A Pentagon cybersecurity budget outline calls for spending almost $23 billion through fiscal 2018, as efforts are expanded on initiatives from protecting computer networks to developing offensive capabilities.
The Defense Department already has proposed $4.65 billion for such programs in the fiscal year that begins Oct. 1, an 18 percent increase from the $3.94 billion budgeted this year. The five-year “cyber-expense” budget obtained by Bloomberg News calls for spending to remain elevated from past levels.
Defense Secretary Chuck Hagel this month cited “the growing threat of cyber-intrusions, some of which appear to be tied to the Chinese government and military.” His predecessor, Leon Panetta, said last year that “a cyber-attack perpetrated by nation states or violent extremist groups could be as destructive as the terrorist attack of 9/11.”
The budget outline shows “increased investment will be made in protecting critical infrastructures,” cyber-attack capabilities “for use against our adversaries and enhancing overall security of DoD networks and systems,” Harry Raduege, chairman of Deloitte LLP’s Center for Cyber Innovation in Washington, said in a statement.
Increased U.S. spending on computer security may benefit defense contractors, including SAIC Inc. and Northrop Grumman Corp., in a time when other Pentagon spending is declining, according to data compiled by Bloomberg Government.
The Pentagon plans to request $4.72 billion in fiscal 2015, declining to $4.61 billion in 2016 and $4.45 billion the next year, then rising to $4.53 billion in 2018, according to the budget document.
It calls for requesting $9.3 billion through 2018 for information-assurance systems aimed at blocking hackers and preventing disruptions of information on Pentagon computers, and $8.9 billion for cyber-operations, which include both defensive and offensive capabilities.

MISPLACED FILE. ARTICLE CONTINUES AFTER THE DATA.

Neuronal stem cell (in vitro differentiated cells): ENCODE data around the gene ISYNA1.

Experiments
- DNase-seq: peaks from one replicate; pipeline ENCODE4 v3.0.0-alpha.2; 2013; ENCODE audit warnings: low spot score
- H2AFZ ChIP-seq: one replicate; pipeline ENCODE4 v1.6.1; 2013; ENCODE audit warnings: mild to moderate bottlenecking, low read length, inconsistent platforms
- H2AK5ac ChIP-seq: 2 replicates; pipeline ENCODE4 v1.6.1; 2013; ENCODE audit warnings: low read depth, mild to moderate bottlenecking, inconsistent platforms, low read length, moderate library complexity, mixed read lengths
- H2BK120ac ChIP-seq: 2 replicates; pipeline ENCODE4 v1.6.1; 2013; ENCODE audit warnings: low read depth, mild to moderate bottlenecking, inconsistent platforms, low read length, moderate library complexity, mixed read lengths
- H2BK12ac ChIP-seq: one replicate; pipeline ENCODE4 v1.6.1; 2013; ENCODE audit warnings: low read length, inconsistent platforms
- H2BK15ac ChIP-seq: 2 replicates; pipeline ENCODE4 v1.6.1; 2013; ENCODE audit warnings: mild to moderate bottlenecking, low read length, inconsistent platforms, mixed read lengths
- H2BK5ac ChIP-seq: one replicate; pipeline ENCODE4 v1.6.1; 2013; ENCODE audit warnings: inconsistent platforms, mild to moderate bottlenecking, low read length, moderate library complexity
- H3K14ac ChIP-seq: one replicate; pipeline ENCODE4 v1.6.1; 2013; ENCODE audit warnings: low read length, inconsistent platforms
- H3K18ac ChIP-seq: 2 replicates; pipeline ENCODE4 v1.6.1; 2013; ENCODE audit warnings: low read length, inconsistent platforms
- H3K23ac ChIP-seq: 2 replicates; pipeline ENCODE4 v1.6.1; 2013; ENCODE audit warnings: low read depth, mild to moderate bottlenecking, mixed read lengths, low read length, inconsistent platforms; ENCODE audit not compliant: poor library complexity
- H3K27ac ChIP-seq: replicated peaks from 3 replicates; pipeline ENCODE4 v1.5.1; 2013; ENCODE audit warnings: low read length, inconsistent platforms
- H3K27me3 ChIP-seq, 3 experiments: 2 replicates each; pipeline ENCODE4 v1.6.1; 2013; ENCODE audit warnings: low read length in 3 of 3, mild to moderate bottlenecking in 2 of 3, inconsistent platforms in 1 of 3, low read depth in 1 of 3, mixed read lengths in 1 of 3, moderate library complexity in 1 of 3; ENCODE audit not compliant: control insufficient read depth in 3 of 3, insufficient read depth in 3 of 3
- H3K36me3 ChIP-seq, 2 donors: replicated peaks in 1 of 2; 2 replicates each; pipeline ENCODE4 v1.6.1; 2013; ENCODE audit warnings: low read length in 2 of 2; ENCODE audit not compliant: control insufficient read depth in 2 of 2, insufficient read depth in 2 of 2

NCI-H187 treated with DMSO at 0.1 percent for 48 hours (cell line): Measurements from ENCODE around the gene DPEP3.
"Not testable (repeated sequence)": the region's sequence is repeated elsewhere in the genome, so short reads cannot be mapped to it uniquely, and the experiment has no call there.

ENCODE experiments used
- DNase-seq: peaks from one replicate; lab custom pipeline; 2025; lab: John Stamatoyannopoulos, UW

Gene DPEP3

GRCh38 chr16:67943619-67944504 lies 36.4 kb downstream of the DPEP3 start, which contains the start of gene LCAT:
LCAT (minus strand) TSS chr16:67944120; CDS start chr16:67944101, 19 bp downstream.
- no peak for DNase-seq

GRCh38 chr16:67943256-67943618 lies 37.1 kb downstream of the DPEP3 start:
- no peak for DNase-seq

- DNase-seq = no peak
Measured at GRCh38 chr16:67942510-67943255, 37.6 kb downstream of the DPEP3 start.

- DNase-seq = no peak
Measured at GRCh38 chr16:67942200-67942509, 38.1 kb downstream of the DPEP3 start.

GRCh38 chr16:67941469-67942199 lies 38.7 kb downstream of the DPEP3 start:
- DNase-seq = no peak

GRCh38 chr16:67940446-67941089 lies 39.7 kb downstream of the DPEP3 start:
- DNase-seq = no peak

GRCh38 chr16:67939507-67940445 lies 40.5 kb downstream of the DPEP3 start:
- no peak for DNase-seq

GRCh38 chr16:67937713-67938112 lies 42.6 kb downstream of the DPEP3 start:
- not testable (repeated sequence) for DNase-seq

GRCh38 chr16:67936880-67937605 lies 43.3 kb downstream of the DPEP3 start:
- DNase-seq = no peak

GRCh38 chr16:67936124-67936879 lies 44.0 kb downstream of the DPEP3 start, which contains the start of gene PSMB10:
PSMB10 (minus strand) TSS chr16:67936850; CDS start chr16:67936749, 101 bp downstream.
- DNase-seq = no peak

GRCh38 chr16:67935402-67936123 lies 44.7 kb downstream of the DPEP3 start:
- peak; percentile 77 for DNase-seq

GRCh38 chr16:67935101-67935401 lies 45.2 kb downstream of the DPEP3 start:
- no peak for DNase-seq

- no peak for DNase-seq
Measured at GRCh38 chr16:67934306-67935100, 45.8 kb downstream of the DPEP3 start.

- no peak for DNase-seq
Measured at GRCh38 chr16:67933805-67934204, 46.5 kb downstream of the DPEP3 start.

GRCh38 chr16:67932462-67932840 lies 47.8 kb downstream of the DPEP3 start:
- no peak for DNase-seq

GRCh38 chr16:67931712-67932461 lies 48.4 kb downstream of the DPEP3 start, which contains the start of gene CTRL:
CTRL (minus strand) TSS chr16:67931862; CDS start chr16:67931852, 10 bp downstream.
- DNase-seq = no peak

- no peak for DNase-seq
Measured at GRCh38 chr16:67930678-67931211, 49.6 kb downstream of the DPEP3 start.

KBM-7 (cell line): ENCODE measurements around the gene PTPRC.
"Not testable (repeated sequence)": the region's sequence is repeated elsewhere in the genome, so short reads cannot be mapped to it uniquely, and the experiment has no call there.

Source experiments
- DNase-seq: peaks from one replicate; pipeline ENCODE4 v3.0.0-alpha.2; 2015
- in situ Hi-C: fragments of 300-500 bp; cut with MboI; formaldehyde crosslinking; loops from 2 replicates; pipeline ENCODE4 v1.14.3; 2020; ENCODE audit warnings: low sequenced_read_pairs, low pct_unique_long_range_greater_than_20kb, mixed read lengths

Among national-security documents disclosed last week, the U.K.-based Guardian newspaper reported that President Barack Obama issued a directive in October saying “Offensive Cyber Effects Operations” can provide “unique and unconventional capabilities to advance U.S. national objectives around the world with little or no warning to the adversary or target and with potential effects ranging from subtle to severely damaging.”
Developing and sustaining such offensive capabilities “may require considerable time and effort if access and tools for a specific target do not already exist,” according to the directive. It says the government should identify targets of national importantance that “can offer a favorable balance of effectiveness and risk.”
In the Air Force’s budget proposal for the coming fiscal year, the service said funds for “offensive cyberspace operations” are “needed to exploit enemy networks, telephony, integrated air defense systems, electronic warfare operations and command and control systems.”
Air Force documents indicate the service will use existing Governmentwide Acquisition Contracts, such as those known as Alliant and Encore II, to buy “a wide range of commercially available products and services that should be able to meet many requirements related to offensive cyberspace operations.”
The U.S. Cyber Command’s headquarters is projected to receive $405 million in fiscal 2015, up from $236 million proposed for 2014 and $182 million provided this year. The command would receive as much as $1.28 billion through 2018.
Army General Keith Alexander, who leads the Cyber Command, told the House Armed Services Committee in March that his organization is working to change doctrine and training so that combat commanders “‘can think, plan and integrate cyber’’ just as they would the use of air, land and sea weapons.
The command said that in fiscal 2014 it will be developing specific offensive and defensive capabilities for the U.S. Pacific and Central commands, which cover China and Iran.
The Pentagon said in its latest annual report on China’s military that it has targeted U.S. government computers with intrusions seeking sensitive data.
Iran’s developing ability to mount computer attacks will make it ‘‘a force to be reckoned with,” General William Shelton, the head of the U.S. Air Force Space Command, told reporters in January.